Ask him about it, and he'll tell you he owes it all to a remarkable program in his native Venezuela, a social program that has used music to change his own life and the lives of millions of children there. Venezuelans call it "El Sistema" - "The System," and Dudamel wants to bring it to the U.S., where he believes it can work wonders.
But before we tell you about it, we want you to see why Dudamel is simply the most exciting conductor in the world. It's probably because, for him, music is not just his profession. It's not even just his passion. He couldn't get through the day without it.
"It's something that I need. It's like the air. It's like water. It's like food. I need music," he told "60 Minutes" correspondent Bob Simon. "I have to be, you know, always around the sound and the magic.
When "60 Minutes" was there, it was a huge day for this kid from Venezuela - his first rehearsal on his first day as music director of the Los Angeles Philharmonic.
At 29, he's by far the youngest maestro of any major orchestra in the world. But age is not the only thing that distinguishes him from the other guys: there is something about Dudamel that is primal, something that makes people describe him as a "conducting animal."
He coaxes his musicians. He inspires them. And he amuses them.
He was rehearsing Gustav Mahler's turbulent 1st Symphony for the most anticipated conducting debut in decades - his own!
"If you ask me if I'm nervous, I'm not nervous, never," Dudamel told Simon.
Asked if he's ever been scared, Dudamel said, "About music? No."
When Gustav Mahler reaches his crescendo, so does Gustavo Dudamel, conducting.
He and Simon headed to Hollywood, not a bad place for a guy loaded with talent and charisma. Dudamel was so sought after he could have conducted almost anywhere. He chose Los Angeles in part because he thought it was a good place to transplant the system to the U.S.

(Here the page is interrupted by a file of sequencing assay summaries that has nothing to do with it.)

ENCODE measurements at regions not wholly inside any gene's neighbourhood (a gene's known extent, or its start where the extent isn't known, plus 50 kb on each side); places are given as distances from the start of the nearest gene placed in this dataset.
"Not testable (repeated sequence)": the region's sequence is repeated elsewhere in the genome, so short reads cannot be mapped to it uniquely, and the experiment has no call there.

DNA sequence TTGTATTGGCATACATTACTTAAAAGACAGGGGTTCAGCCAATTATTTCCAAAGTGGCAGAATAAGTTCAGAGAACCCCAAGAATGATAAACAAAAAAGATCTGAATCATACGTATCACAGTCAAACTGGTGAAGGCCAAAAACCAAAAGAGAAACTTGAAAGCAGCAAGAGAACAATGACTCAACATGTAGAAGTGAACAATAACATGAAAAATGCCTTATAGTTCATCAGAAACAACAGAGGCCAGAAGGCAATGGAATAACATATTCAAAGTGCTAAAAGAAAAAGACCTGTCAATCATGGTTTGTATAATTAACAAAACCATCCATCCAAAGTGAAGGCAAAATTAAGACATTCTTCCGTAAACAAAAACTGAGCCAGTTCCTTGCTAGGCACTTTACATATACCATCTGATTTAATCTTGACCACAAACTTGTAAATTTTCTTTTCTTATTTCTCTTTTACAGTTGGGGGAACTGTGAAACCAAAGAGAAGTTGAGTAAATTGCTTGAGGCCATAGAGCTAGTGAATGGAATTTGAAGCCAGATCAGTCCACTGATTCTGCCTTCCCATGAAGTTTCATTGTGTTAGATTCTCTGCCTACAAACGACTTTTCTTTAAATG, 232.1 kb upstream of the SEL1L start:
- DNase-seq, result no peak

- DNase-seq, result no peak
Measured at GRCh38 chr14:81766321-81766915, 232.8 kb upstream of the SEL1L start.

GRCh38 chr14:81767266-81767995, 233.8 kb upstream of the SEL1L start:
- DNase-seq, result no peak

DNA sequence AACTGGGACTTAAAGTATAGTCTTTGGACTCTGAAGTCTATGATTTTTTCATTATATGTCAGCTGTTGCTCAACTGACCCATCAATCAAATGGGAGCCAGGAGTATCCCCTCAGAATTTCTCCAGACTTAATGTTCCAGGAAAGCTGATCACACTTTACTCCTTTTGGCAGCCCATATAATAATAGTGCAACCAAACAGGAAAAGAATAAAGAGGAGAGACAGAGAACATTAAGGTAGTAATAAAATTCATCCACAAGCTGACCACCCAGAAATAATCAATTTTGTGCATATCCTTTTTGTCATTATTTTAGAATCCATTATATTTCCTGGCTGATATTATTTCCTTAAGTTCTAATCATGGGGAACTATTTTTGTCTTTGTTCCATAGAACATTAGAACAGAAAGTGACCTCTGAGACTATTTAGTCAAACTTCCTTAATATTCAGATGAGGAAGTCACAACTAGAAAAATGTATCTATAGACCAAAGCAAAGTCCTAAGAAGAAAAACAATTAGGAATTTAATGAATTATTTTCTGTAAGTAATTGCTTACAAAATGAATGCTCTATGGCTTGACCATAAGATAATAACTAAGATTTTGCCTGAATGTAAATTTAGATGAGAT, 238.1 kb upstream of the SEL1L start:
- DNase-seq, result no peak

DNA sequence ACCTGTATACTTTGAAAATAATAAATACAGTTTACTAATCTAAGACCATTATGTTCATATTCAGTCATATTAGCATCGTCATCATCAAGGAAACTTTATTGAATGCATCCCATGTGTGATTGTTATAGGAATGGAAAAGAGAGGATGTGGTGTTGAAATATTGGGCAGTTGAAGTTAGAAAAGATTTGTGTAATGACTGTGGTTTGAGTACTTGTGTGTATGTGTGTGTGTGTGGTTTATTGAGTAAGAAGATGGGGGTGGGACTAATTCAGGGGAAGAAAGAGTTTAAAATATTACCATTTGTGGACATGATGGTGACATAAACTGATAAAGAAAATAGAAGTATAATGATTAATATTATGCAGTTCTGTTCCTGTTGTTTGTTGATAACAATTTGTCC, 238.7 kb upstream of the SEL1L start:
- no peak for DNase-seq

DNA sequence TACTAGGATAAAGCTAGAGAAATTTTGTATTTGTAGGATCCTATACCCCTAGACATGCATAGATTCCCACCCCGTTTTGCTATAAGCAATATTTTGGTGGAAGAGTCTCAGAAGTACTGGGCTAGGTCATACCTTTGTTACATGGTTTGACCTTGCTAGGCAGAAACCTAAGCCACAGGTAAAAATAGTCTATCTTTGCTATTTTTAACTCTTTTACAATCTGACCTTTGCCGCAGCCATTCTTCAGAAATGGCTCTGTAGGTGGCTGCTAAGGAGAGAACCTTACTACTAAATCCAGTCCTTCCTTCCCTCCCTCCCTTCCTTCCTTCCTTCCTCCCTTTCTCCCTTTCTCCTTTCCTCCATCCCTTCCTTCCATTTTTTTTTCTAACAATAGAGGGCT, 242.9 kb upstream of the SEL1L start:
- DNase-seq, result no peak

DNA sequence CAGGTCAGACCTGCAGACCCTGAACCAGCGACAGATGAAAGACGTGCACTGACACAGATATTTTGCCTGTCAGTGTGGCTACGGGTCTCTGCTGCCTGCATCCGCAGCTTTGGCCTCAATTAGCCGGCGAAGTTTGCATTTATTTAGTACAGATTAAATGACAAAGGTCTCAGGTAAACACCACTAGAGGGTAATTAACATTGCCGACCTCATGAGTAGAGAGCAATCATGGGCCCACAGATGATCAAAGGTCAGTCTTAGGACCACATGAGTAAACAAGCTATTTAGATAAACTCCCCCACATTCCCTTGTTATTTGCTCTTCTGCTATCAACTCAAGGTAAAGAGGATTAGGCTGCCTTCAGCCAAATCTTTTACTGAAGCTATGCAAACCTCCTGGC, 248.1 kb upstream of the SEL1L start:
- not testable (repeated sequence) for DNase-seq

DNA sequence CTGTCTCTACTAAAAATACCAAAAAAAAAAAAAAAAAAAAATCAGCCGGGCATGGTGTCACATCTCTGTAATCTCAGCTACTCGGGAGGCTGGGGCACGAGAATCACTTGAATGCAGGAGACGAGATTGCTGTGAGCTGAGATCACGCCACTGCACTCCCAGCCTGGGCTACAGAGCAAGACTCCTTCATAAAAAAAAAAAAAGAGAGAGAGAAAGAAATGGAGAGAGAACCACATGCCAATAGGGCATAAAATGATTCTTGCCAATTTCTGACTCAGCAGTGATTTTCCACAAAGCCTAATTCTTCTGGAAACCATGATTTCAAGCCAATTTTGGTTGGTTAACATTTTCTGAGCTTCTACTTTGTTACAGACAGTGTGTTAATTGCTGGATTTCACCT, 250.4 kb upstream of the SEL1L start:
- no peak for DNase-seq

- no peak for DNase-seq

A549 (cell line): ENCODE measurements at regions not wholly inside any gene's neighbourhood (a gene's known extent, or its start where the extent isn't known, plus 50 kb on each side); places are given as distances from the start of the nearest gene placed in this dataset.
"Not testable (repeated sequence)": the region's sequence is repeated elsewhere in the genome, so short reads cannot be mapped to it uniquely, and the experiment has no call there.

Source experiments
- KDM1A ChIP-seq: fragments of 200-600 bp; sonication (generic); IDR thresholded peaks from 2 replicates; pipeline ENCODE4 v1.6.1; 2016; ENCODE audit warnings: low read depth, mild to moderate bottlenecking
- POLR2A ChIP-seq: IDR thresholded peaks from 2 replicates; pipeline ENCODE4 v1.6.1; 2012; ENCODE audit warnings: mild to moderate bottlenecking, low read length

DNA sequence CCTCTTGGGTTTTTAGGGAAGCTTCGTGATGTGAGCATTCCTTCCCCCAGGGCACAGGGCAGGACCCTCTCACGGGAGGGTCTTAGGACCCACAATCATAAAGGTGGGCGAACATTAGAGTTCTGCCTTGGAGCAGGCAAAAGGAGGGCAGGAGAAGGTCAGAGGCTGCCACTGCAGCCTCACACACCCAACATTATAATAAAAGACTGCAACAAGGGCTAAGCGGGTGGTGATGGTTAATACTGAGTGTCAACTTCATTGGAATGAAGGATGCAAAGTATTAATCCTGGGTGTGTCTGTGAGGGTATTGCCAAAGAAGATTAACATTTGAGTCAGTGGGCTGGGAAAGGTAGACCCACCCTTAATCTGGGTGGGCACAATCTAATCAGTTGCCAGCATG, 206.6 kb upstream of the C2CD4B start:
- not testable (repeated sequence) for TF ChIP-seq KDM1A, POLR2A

It's the first time Dudamel and his wife have both lived in the U.S. They believe that teaching classical music can transform the lives of thousands of L.A. kids.
"You know can you imagine classical music for everybody? You know, this is a crazy dream. But it's true, because it's happening," Dudamel explained.
Asked what he wants to build for the future, Dudamel told Simon, "To build a better life through the music and I think speaking with music you can do many things."
A better life through music! That's the idea behind "YOLA," The Youth Orchestra of Los Angeles. Dudamel wanted it and he got it - an orchestra with an ambitious social agenda.
"We wanna develop extraordinary human beings, one by one," explained Gretchen Nielsen who, as the philharmonic's education director, runs YOLA.
Asked what she hopes to accomplish, Nielsen said, "I think we're really striving to change the landscape of Los Angeles. We wanna see these kids graduate. We want to see them just connect to the world in ways that they might not have normally otherwise. And we wanna see it across this city."
"You're speaking of something which resembles a revolution in this community," Simon remarked.
"It feels like a revolution because it builds," she replied.